Are all of your customers contributing equally to your profits? It’s unlikely. There are certain customers who choose you more often. These precious few are the lifeblood of your business.
Do you know who your best customers are? Without this knowledge, you will take yourself out of business or your competitors will do it for you.
- Does your company really listen to the feedback and suggestions of its most loyal followers? What are these customers saying?
- Customers want to be appreciated. They want their suggestions to be heard and used. How do you reward your best customers? If you haven’t been rewarding them, do it quickly before someone else does.
- Every company can do more to show its customers appreciation for their business. What are new ways you can show your customers that you “listen” and that you appreciate them?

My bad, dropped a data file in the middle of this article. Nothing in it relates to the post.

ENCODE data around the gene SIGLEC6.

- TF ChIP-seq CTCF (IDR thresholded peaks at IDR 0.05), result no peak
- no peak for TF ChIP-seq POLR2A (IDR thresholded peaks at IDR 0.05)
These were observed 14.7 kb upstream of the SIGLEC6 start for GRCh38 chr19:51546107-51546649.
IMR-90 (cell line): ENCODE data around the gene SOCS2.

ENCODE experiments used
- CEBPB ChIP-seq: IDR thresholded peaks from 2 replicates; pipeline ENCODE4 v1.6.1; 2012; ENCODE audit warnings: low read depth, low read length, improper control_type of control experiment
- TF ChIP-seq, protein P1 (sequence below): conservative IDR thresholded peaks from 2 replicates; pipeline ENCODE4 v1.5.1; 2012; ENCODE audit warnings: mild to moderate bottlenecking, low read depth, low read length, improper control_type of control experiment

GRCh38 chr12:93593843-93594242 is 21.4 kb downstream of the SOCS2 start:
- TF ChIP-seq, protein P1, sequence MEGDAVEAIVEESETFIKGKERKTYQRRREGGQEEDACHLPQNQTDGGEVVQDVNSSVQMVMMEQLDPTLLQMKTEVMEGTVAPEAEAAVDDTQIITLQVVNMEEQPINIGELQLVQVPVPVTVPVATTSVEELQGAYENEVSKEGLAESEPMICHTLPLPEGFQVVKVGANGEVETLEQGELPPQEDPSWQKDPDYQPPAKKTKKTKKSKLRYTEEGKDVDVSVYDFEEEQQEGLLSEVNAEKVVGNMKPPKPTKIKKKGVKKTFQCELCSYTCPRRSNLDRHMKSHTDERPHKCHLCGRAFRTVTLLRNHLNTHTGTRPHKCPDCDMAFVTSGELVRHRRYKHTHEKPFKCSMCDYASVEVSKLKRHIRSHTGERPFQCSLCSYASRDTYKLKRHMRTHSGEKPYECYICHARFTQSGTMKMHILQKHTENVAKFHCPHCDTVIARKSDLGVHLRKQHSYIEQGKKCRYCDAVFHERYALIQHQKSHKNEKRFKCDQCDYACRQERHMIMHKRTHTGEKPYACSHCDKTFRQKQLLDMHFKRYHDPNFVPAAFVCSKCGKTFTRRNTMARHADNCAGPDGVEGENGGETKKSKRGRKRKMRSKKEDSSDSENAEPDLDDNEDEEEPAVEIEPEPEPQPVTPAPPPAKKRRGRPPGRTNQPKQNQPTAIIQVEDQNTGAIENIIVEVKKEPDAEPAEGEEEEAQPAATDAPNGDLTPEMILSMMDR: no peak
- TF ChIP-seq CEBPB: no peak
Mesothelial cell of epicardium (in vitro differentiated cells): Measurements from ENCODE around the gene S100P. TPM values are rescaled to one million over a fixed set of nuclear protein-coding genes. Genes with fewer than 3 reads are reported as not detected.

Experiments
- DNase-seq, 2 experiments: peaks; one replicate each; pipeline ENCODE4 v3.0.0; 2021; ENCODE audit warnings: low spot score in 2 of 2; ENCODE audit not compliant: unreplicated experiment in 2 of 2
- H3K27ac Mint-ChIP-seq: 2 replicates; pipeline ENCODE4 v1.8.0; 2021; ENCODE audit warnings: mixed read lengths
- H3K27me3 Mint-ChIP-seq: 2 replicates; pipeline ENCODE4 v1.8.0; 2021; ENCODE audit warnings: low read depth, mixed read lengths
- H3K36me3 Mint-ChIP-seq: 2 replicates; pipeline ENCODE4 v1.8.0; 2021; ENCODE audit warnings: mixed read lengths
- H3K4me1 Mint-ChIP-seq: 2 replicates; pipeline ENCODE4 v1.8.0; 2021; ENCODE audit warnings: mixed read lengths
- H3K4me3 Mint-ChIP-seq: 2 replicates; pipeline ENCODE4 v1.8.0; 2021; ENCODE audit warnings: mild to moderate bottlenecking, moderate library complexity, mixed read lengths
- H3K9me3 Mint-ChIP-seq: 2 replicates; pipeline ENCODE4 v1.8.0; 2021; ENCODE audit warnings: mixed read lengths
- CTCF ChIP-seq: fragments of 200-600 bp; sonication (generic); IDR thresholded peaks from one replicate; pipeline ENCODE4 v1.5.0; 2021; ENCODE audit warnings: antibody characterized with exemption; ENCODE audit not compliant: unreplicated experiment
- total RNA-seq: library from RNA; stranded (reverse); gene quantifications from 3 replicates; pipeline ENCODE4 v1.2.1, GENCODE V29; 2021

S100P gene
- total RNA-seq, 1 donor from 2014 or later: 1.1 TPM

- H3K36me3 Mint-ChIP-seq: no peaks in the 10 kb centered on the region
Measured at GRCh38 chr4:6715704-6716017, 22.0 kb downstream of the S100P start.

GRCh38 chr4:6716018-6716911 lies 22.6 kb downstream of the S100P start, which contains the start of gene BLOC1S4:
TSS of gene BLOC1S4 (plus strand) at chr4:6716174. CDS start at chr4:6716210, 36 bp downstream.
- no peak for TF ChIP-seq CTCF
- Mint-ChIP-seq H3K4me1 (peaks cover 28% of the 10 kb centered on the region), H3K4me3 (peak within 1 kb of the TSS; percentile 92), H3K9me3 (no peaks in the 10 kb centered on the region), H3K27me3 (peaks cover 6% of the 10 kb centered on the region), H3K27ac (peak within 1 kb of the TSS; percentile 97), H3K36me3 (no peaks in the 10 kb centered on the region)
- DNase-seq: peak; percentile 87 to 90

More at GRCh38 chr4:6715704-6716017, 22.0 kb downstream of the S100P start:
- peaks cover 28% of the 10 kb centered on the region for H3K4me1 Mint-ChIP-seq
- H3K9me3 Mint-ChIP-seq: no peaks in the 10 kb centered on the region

Oh, and in case you’re wondering, those thirteen Harley-Davidson executives listened intently to their Brand Lovers the way only Cult Brands do. In 1984, they released a new engine called the Evolution that extinguished many of their quality concerns. More importantly, they worked hard to strengthen their relationship with their customers, forming the Harley Owners Group (HOG) in 1983 — an international customer club with over one million devoted owners. Did their $81.5-million buyout pay off? A $10 billion company valuation seems to answer that question quite nicely.